Relevance to Observation and Modeling

Perhaps the most important contribution of social learning theory to the understanding of human behavior is the concept of vicarious, or observational, learning, also termed learning through modeling. Before the advent of social learning theory, many psychologists assigned a crucial role to the process of reinforcement in learning. They postulated that without performing responses that are followed by reinforcement or punishment, a person cannot learn. In contrast, Bandura asserted that much of social behavior is not learned from the consequences of trial and error but is acquired through symbolic modeling. People watch what other people do and what happens to them as a result of their actions. From such observations, they form ideas of how to perform new behaviors, and later this information guides their actions.

Symbolic modeling is of great significance for human learning because of its enormous efficiency in transmitting information. Whereas trial-and-error learning requires the gradual shaping of the behavior of individuals through repetition and reinforcement, in observational learning, a single model can teach complex behaviors simultaneously to any number of people. According to Bandura, some elaborate and specifically human behavior patterns, such as language, might even be impossible to learn if it were not for symbolic modeling. For example, it seems unlikely that children learn to talk as a result of their parents' reinforcing each correct utterance they emit. Rather, children probably hear and watch other members of their verbal community talk and then imitate their behavior. In a similar vein, complex behaviors such as driving a car or flying a plane are not acquired by trial and error. Instead, prospective drivers or pilots follow the verbal rules of an instructor until they master the task.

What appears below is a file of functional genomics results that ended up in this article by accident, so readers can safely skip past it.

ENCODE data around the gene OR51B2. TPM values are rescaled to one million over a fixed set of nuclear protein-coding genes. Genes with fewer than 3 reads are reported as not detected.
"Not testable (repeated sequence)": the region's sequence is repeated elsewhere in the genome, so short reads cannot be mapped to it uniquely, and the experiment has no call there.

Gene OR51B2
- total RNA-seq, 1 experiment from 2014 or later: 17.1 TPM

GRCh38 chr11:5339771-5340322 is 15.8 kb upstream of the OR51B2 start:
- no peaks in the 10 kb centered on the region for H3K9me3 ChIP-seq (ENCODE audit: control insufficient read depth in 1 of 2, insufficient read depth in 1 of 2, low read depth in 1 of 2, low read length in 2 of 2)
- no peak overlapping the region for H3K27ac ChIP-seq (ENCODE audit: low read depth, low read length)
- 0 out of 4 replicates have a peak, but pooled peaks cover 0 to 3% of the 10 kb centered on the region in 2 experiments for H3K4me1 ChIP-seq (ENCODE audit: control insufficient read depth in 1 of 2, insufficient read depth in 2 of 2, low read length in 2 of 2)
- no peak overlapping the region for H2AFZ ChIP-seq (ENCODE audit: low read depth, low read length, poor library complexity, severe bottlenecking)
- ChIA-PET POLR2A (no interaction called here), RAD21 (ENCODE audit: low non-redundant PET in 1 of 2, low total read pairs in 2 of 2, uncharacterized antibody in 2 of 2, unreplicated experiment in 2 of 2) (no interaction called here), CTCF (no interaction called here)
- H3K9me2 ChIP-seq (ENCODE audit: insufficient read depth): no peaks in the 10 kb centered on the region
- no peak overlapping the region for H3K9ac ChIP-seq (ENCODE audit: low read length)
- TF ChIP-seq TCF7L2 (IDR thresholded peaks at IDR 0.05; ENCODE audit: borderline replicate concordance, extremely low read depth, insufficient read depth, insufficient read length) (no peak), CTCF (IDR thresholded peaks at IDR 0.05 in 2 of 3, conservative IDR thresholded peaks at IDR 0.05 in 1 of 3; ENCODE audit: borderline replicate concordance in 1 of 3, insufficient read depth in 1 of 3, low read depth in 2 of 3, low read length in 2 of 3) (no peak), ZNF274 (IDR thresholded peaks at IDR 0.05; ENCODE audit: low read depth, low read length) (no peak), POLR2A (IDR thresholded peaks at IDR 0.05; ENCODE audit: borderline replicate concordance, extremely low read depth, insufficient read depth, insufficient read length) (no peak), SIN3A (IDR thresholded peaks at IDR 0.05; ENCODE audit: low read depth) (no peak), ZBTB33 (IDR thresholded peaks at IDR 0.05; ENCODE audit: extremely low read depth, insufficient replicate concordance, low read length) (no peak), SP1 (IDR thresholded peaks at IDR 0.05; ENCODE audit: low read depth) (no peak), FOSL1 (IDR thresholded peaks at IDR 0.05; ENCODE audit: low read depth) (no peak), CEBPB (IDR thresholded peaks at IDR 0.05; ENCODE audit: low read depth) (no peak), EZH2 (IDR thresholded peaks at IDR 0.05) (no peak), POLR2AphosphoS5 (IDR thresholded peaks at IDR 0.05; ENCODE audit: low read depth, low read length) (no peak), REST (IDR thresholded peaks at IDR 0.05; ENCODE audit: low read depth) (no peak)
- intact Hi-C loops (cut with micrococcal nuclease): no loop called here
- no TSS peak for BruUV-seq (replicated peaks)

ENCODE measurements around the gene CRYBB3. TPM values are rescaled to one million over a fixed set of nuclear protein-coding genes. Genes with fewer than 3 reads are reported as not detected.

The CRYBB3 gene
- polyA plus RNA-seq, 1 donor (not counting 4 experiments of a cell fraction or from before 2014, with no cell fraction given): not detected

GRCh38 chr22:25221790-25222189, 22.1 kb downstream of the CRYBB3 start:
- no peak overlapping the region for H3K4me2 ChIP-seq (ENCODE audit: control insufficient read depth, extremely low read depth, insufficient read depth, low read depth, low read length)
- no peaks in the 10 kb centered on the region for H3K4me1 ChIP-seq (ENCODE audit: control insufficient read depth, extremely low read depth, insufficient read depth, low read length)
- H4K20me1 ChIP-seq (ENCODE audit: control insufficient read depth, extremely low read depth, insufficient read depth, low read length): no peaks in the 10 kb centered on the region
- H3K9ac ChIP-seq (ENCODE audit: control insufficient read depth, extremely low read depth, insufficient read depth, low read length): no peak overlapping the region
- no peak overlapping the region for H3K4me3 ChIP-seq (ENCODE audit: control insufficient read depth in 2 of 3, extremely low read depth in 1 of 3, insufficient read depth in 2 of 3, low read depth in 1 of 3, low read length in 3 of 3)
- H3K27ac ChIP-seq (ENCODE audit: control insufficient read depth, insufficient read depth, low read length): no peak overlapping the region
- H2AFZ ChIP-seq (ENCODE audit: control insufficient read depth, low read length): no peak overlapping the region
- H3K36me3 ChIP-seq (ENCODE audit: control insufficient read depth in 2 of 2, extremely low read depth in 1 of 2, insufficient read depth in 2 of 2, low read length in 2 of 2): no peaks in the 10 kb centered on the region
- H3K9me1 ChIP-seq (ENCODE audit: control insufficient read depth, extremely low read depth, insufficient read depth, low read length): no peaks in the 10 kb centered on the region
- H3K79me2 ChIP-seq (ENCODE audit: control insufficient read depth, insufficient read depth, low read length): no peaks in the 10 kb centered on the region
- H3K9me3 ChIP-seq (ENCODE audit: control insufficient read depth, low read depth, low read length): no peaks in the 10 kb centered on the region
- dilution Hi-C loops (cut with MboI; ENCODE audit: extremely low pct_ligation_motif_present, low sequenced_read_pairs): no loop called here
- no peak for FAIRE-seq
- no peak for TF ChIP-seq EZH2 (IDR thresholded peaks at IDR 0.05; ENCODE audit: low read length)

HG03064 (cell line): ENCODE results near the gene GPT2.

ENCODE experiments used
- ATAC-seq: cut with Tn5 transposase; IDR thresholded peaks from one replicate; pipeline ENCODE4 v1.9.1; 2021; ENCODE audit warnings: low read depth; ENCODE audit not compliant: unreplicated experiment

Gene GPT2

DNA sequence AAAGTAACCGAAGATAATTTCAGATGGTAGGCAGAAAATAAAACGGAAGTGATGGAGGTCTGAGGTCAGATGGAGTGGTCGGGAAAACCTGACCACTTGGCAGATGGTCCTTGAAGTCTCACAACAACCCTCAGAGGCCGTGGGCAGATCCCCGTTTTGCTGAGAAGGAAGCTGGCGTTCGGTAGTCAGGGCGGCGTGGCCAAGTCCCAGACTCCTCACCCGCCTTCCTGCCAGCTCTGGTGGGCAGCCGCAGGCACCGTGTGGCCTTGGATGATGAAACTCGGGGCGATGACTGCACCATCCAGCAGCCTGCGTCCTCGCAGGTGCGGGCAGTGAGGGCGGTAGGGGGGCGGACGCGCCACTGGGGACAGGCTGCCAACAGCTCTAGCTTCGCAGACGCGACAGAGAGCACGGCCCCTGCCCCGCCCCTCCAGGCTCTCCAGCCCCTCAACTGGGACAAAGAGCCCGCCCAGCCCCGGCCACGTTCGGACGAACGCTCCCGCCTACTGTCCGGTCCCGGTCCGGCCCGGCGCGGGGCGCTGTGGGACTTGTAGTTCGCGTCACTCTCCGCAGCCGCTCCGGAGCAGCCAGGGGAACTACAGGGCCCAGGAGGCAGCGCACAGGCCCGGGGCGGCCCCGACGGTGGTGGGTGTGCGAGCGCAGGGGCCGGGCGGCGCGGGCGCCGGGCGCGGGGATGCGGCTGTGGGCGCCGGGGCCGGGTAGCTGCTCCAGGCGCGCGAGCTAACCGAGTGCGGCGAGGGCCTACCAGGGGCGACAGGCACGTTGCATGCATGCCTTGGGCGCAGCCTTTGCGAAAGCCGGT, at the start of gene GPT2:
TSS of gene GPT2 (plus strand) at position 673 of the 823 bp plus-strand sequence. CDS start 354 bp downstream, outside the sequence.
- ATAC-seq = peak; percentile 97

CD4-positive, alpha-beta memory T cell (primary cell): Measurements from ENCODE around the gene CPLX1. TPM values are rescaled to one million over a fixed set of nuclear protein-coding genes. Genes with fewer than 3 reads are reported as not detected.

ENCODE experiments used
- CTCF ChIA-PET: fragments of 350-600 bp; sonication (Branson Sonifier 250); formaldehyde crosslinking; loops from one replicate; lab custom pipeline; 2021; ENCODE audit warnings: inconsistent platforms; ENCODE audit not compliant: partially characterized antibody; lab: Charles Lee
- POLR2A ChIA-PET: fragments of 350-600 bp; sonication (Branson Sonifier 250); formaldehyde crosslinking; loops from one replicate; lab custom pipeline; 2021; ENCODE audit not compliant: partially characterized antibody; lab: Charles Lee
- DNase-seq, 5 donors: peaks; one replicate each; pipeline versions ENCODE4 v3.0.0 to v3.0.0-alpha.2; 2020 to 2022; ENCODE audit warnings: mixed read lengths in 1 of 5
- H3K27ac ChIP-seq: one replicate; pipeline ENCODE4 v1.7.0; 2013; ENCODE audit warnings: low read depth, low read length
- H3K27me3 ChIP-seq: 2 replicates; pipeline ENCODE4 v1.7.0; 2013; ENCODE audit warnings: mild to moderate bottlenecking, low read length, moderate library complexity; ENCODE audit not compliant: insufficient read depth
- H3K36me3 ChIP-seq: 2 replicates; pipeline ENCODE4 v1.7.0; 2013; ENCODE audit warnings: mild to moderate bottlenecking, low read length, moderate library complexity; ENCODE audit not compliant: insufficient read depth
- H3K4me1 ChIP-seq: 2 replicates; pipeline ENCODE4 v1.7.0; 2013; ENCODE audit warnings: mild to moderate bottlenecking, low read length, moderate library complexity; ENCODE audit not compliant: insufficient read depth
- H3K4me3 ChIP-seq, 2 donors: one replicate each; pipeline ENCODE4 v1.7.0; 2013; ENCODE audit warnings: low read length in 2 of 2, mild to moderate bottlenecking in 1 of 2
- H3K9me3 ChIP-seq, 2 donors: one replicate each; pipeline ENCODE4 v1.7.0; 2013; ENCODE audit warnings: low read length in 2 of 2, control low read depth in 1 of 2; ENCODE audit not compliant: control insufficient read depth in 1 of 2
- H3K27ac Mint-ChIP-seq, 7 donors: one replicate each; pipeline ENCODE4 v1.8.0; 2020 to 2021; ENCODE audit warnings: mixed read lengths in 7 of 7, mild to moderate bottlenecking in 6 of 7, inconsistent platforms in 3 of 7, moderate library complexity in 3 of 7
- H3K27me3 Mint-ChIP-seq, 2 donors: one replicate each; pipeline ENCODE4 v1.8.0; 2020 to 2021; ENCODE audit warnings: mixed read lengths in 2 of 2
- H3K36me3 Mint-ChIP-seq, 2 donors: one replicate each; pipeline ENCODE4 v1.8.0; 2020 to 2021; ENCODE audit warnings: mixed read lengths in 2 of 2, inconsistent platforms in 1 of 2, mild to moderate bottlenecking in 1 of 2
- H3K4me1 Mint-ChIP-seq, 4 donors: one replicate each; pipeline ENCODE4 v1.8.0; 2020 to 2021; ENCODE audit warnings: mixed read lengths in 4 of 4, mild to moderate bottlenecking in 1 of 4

In summary, Bandura's social learning theory explains human action in terms of the interplay among behavior, cognition, and environmental influences. The theory places particular emphasis on cognitive mediating factors such as self-efficacy beliefs and outcome expectancies. Its greatest contribution to a general theory of human learning has been its emphasis on learning by observation or modeling. Observational learning has achieved the status of a third learning principle, next to classical and operant conditioning.

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